Good example is Somalia (Black Hawk Down) I definitely left certain details out of that story. Those details, presently, are no longer sensitive, but I've never had an occasion to go back and revise. In the case of this most recent book, there was a story that was related to me by someone at the CIA and it was a really good little story and it would have illustrated a point I wanted to make in this book really well.
But it was off the record. I went back and made a case, and was still told no, I would have loved to have included it but I don’t regret the decision not to do.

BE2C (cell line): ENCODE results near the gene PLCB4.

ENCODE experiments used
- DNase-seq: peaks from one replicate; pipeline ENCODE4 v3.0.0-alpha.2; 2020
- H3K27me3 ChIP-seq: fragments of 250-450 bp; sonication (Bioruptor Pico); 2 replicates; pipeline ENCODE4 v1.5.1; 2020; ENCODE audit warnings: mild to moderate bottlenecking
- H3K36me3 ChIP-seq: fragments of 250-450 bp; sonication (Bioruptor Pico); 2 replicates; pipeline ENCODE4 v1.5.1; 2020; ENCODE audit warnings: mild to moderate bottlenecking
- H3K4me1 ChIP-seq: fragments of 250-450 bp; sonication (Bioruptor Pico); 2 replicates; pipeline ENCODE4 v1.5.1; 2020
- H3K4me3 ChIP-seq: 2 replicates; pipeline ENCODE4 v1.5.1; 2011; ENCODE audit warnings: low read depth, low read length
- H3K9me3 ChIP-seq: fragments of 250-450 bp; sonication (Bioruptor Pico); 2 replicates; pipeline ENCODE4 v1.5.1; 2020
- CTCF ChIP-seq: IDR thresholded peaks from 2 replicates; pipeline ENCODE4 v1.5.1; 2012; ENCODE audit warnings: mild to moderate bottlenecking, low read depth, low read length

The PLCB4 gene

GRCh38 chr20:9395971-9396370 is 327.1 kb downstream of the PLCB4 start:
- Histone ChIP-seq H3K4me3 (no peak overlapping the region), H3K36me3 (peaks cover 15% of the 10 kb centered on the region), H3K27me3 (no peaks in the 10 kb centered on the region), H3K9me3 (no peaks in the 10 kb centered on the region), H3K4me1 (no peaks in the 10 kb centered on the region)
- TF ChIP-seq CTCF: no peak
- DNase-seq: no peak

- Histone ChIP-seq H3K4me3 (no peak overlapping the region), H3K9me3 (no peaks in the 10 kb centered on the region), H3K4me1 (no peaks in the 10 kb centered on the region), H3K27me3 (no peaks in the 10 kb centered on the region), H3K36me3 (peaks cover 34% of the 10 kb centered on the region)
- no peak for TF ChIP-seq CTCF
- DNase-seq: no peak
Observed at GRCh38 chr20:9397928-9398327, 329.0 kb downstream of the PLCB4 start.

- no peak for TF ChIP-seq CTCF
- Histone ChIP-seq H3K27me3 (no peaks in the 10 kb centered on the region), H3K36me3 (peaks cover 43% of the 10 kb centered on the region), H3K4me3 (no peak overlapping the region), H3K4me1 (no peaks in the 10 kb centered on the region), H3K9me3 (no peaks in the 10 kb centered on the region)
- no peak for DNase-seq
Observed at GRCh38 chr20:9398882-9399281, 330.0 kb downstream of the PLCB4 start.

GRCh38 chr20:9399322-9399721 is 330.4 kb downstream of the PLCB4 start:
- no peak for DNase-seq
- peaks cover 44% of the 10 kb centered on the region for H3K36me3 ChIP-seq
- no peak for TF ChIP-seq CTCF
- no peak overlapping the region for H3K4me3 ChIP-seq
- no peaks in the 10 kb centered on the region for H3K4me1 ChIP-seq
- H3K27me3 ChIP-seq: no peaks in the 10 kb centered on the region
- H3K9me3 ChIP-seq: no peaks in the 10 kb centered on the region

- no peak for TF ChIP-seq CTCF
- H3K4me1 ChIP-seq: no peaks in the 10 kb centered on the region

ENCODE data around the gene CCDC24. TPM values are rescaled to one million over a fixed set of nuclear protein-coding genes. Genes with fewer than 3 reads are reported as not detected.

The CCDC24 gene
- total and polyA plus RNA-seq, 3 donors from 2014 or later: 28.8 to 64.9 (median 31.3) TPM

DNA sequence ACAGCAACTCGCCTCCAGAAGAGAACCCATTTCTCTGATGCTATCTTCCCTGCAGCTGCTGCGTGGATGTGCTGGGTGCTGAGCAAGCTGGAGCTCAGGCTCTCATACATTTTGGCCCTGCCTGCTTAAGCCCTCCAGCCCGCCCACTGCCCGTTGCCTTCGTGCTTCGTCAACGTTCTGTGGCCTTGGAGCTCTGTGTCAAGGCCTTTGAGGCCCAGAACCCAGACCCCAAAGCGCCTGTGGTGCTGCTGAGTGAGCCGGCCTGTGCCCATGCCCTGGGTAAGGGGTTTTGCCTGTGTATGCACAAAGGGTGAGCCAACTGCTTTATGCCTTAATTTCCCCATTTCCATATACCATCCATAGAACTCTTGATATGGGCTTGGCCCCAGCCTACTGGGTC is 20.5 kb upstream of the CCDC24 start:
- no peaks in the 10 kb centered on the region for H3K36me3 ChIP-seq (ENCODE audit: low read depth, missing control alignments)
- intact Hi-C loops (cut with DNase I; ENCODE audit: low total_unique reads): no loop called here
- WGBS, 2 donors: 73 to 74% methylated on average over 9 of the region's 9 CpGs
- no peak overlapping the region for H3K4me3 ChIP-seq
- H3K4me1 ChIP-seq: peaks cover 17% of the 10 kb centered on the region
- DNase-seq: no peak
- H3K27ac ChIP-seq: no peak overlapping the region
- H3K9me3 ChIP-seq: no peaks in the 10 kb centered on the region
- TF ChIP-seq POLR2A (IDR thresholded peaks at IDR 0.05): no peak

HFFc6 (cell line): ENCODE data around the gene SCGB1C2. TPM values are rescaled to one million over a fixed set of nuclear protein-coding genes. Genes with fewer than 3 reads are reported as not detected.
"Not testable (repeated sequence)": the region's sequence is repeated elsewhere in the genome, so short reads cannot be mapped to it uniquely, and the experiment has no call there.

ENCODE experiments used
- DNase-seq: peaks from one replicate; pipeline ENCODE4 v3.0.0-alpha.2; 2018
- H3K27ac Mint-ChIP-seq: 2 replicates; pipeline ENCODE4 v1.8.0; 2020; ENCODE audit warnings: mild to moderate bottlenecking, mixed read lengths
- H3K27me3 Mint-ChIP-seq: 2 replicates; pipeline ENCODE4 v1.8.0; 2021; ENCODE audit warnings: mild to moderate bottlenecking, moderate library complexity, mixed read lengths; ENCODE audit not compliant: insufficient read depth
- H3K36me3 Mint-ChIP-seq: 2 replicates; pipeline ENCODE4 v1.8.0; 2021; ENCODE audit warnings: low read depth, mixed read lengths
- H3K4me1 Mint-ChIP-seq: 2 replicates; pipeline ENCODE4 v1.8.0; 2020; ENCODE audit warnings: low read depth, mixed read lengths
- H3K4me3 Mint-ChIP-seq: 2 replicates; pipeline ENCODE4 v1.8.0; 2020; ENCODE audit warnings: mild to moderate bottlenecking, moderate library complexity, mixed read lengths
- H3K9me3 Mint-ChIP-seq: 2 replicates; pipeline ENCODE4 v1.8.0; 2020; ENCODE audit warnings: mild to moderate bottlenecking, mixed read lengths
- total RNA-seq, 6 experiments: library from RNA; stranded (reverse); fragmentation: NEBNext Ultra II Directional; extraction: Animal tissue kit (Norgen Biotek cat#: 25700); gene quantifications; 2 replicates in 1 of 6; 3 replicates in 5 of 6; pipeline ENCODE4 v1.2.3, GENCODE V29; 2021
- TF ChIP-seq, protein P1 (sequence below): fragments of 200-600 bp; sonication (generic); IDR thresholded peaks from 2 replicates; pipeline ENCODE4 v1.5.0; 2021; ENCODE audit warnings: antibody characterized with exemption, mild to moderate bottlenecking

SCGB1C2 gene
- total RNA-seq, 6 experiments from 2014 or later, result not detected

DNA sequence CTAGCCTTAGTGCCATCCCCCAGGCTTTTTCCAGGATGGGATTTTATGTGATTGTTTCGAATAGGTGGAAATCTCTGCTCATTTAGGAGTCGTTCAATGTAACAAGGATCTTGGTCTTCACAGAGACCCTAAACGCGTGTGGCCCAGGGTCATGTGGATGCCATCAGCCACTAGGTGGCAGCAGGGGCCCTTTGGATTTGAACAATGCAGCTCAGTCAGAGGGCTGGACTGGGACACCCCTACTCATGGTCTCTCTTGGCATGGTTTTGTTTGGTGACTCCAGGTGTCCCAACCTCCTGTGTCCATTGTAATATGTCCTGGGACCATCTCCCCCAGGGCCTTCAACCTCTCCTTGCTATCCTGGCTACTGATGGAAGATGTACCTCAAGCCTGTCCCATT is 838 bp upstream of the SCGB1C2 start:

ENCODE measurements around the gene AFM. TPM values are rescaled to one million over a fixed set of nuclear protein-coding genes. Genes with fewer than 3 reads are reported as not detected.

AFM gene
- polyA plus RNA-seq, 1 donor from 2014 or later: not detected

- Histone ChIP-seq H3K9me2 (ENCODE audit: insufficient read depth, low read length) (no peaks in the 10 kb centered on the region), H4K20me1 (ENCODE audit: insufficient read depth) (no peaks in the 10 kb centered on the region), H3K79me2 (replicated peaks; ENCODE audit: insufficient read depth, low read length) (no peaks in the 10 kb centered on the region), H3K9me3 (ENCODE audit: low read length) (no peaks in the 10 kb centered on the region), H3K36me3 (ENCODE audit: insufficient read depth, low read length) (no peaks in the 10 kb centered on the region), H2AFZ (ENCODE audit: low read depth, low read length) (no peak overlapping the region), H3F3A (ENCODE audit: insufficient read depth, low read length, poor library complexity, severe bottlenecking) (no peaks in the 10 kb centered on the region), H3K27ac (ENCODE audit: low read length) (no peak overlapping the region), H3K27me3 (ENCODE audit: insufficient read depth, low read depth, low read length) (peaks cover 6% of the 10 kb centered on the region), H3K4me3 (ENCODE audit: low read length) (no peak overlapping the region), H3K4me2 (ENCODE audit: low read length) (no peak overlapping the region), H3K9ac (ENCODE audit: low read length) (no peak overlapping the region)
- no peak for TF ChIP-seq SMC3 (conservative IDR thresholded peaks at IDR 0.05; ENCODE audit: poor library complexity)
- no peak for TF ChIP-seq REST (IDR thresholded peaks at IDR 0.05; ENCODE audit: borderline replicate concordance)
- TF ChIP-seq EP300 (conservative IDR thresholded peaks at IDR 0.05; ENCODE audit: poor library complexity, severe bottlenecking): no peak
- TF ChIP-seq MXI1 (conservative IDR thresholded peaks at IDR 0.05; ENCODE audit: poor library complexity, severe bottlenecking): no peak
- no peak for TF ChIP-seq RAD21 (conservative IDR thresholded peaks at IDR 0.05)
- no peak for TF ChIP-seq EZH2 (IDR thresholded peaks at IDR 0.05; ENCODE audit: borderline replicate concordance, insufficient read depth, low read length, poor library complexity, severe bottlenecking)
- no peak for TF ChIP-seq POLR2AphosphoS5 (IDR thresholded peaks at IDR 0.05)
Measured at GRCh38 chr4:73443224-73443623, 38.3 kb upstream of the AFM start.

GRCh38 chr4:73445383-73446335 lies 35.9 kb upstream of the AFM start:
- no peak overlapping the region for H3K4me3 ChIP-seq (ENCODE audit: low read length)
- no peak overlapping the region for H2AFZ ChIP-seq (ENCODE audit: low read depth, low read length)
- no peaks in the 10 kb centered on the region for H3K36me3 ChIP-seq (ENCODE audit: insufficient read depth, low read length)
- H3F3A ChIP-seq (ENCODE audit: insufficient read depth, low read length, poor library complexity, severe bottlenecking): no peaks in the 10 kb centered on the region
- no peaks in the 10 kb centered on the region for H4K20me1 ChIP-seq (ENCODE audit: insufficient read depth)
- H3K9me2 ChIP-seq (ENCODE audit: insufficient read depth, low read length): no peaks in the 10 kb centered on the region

Did it as a matter of basic honesty. I wouldn't release info like that unless I wanted to be a real shit.
Business Insider: Are there any precautions you have to take when working with these sources?
Mark Bowden: No, I don’t have to take any really, it's my job as a journalist almost to know less than what the people I’m talking to know, if they don’t know enough to know not to release information that shouldn't be known to the public, then how am I to know.
I don’t do it to cultivate long term relationships, I do it because it’s am matter of basic honesty.
Business Insider: You’ve studied the hunt for OBL extensively, especially the gun-shy Clinton administration in the 90s and all the missed opportunities, do you think that all the collateral damages they were worried about come to the sum of one 9/11?